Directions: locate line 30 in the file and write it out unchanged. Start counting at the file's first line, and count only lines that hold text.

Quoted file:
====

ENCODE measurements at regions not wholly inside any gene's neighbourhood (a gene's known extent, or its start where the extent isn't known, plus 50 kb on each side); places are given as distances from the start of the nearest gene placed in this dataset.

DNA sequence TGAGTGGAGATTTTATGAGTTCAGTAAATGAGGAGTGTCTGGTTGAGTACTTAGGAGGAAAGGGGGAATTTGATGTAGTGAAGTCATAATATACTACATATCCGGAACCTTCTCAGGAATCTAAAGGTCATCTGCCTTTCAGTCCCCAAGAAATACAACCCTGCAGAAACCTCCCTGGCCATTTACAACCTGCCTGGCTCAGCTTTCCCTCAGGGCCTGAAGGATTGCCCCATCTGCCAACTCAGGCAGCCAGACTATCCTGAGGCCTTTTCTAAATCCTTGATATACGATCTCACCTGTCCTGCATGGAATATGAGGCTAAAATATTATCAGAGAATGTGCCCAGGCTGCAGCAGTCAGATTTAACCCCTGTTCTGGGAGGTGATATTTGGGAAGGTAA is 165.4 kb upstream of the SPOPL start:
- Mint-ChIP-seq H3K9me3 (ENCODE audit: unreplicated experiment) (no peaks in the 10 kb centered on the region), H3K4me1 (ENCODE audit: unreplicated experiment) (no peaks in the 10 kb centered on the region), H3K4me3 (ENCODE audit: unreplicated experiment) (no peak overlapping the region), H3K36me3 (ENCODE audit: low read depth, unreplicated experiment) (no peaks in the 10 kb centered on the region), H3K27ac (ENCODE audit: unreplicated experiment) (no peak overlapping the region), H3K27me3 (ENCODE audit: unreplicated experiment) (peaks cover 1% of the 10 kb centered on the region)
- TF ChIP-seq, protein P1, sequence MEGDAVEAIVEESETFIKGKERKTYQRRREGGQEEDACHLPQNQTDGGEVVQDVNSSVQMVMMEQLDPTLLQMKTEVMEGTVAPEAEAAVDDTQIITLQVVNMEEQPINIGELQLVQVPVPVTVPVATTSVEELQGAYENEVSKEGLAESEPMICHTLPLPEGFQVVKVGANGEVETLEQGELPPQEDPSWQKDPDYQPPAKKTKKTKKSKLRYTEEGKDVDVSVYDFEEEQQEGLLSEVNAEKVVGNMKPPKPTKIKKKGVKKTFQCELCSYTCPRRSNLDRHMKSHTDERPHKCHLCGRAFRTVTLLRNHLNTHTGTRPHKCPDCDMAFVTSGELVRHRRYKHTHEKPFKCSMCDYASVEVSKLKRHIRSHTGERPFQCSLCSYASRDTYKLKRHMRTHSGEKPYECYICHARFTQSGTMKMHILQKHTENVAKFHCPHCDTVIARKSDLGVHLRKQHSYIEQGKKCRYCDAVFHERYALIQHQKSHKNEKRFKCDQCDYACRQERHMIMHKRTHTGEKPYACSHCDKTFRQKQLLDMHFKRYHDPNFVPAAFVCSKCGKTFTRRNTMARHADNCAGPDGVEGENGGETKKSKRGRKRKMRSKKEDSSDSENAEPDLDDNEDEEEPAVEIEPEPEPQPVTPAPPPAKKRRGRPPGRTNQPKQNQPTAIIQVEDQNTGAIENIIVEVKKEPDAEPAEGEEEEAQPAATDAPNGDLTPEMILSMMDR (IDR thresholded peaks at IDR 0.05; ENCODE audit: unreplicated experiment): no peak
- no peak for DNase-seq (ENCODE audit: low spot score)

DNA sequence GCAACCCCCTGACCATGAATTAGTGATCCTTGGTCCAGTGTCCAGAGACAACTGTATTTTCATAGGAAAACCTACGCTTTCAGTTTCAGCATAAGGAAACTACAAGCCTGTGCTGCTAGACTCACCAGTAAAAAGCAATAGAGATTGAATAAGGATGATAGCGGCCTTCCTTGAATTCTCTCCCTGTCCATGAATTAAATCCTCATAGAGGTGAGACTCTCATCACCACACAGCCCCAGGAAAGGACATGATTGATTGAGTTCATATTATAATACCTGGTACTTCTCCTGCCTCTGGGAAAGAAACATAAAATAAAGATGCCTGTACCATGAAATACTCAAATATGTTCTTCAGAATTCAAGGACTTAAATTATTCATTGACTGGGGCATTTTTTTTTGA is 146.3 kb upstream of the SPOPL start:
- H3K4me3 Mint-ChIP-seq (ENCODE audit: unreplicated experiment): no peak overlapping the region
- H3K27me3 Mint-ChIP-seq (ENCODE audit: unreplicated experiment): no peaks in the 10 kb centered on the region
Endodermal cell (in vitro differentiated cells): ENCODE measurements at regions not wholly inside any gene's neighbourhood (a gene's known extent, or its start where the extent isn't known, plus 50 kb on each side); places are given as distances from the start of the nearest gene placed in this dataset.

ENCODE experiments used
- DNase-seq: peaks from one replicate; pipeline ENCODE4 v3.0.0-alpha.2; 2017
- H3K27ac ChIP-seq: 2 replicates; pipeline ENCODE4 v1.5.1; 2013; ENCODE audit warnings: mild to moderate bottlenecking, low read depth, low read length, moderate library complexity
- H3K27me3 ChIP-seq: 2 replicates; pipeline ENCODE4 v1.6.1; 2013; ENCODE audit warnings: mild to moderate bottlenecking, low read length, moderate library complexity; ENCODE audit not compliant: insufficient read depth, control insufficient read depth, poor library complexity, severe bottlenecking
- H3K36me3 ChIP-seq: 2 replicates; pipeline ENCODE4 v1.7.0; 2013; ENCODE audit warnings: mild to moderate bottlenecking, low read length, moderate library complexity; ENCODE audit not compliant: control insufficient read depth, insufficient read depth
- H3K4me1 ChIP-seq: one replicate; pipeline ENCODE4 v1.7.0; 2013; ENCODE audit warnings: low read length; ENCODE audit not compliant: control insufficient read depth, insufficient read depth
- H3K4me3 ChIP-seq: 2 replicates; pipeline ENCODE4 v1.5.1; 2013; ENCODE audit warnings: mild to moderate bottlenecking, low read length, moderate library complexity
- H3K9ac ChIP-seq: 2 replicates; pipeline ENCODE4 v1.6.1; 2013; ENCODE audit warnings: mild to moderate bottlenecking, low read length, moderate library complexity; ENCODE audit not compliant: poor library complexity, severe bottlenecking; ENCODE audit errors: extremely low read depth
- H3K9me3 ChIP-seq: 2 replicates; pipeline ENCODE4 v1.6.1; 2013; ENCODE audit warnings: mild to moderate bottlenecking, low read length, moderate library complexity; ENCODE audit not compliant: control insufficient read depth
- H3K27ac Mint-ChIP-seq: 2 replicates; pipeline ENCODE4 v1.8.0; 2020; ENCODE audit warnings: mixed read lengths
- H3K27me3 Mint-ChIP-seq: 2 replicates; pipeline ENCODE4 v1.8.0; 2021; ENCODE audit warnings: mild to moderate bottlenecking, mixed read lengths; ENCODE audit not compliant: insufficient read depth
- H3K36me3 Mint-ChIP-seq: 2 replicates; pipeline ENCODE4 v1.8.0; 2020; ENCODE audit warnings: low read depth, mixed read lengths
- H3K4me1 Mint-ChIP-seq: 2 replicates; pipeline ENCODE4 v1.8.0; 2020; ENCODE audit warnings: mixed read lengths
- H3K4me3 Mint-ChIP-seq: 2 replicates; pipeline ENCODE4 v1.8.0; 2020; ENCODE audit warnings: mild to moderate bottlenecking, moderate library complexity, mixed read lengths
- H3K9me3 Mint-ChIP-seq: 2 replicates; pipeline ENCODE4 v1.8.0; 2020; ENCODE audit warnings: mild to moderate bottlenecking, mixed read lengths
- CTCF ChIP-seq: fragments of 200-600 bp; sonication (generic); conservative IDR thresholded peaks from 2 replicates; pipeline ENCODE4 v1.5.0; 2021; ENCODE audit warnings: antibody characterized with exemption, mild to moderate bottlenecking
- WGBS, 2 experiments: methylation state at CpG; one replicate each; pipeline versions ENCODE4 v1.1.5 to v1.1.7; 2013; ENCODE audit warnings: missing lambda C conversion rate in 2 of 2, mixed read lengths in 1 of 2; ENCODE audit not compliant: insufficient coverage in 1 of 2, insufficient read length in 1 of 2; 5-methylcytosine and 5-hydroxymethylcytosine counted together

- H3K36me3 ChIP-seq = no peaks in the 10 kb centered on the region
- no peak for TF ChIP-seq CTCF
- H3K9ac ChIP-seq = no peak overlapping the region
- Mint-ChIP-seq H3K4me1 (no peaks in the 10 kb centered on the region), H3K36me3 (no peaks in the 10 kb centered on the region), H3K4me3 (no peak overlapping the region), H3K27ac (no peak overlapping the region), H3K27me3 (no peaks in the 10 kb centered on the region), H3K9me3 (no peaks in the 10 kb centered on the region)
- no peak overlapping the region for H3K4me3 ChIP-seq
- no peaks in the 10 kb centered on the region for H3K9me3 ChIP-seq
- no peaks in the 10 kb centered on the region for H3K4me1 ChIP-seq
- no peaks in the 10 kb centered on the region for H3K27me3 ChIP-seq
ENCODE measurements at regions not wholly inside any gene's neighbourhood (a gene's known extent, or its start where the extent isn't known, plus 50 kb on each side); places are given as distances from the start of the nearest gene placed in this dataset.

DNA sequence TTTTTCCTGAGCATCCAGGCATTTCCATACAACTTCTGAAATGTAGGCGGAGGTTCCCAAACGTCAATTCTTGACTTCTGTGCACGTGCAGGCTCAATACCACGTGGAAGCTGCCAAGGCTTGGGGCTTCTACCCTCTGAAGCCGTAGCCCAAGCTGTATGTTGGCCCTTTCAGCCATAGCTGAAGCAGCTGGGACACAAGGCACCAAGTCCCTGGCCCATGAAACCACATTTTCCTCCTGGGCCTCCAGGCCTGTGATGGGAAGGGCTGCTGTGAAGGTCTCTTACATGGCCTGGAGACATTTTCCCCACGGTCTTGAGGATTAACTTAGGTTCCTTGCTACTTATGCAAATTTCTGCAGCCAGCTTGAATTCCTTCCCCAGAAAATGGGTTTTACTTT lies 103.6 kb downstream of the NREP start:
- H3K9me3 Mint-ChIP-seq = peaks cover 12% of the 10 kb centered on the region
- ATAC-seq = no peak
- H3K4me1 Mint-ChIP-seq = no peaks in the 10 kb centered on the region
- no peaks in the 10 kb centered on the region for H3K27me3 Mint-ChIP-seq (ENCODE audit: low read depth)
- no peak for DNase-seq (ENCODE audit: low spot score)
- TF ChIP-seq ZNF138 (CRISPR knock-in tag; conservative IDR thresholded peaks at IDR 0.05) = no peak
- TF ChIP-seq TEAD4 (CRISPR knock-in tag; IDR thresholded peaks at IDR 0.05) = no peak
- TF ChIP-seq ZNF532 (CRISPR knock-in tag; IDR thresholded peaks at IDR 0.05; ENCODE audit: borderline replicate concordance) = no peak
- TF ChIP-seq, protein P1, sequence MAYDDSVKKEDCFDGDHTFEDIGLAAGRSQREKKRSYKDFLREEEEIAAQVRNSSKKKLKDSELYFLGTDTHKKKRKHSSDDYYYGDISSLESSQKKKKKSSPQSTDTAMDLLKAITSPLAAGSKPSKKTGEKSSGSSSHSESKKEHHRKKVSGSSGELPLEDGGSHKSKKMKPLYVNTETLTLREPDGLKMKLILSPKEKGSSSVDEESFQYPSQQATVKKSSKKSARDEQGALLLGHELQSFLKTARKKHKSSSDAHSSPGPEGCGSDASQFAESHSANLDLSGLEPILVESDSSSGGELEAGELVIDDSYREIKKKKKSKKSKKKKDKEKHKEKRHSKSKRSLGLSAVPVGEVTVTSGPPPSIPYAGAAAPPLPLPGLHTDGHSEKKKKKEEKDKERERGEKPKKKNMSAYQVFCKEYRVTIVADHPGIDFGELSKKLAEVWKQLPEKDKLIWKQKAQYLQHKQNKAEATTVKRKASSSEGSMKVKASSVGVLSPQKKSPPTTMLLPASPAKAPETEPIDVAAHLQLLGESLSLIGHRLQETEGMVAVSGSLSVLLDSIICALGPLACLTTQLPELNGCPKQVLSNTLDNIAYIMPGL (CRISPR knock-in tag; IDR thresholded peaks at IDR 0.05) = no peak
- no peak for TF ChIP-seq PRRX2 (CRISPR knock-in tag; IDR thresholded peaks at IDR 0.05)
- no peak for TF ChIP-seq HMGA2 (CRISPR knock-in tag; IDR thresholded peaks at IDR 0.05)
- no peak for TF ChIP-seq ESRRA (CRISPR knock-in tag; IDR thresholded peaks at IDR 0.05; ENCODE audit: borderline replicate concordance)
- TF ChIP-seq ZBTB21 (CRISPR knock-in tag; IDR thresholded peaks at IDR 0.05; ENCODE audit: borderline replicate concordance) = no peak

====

- Mint-ChIP-seq H3K4me1 (no peaks in the 10 kb centered on the region), H3K36me3 (no peaks in the 10 kb centered on the region), H3K4me3 (no peak overlapping the region), H3K27ac (no peak overlapping the region), H3K27me3 (no peaks in the 10 kb centered on the region), H3K9me3 (no peaks in the 10 kb centered on the region)